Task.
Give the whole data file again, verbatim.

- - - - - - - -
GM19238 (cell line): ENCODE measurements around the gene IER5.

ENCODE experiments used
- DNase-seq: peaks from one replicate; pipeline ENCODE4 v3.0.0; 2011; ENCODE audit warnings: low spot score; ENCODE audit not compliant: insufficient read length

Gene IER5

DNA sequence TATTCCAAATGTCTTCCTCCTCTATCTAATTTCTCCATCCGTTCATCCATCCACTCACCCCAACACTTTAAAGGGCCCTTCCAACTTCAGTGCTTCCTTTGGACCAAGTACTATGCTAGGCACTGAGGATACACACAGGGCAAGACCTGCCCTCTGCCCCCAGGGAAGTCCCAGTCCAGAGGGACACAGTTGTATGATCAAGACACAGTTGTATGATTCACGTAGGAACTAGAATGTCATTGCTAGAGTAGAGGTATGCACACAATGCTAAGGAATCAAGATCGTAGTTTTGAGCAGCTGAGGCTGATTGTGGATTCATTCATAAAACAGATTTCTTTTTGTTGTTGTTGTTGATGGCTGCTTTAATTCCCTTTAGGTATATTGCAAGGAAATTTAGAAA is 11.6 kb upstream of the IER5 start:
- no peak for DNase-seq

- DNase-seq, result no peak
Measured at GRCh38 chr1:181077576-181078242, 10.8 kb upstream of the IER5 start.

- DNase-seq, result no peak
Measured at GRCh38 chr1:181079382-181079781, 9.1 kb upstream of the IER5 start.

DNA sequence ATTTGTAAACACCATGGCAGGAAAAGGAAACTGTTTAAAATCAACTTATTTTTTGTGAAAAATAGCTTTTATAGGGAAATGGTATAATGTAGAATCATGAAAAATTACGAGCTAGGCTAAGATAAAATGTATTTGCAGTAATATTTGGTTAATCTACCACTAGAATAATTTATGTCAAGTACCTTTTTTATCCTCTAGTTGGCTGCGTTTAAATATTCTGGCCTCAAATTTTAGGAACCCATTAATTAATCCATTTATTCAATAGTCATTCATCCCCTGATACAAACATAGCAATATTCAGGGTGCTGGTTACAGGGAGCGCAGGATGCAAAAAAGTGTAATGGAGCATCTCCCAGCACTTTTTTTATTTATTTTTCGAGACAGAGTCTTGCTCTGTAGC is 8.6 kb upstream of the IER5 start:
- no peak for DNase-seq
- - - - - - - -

GM19238 (cell line): ENCODE measurements around the gene IER5.

ENCODE experiments used
- DNase-seq: peaks from one replicate; pipeline ENCODE4 v3.0.0; 2011; ENCODE audit warnings: low spot score; ENCODE audit not compliant: insufficient read length

Gene IER5

DNA sequence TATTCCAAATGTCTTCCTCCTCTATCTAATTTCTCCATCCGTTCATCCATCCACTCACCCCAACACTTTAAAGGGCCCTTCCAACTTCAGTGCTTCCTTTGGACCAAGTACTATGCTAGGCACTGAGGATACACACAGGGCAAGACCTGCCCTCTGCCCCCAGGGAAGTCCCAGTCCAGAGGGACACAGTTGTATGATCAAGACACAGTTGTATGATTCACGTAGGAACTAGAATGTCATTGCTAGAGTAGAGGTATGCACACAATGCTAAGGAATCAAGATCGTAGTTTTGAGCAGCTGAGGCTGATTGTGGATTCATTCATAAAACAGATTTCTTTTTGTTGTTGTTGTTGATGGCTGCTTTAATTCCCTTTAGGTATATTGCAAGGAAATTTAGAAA is 11.6 kb upstream of the IER5 start:
- no peak for DNase-seq

- DNase-seq, result no peak
Measured at GRCh38 chr1:181077576-181078242, 10.8 kb upstream of the IER5 start.

- DNase-seq, result no peak
Measured at GRCh38 chr1:181079382-181079781, 9.1 kb upstream of the IER5 start.

DNA sequence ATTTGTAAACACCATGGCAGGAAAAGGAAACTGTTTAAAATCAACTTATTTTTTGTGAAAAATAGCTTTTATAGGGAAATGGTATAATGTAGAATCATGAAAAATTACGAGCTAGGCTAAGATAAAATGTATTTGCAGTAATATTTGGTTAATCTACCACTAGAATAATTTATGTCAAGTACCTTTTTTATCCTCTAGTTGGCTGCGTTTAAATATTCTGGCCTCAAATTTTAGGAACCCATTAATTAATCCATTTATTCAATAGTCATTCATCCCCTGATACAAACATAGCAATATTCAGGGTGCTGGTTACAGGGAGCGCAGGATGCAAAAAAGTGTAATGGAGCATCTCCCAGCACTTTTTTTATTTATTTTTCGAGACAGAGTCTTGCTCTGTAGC is 8.6 kb upstream of the IER5 start:
- no peak for DNase-seq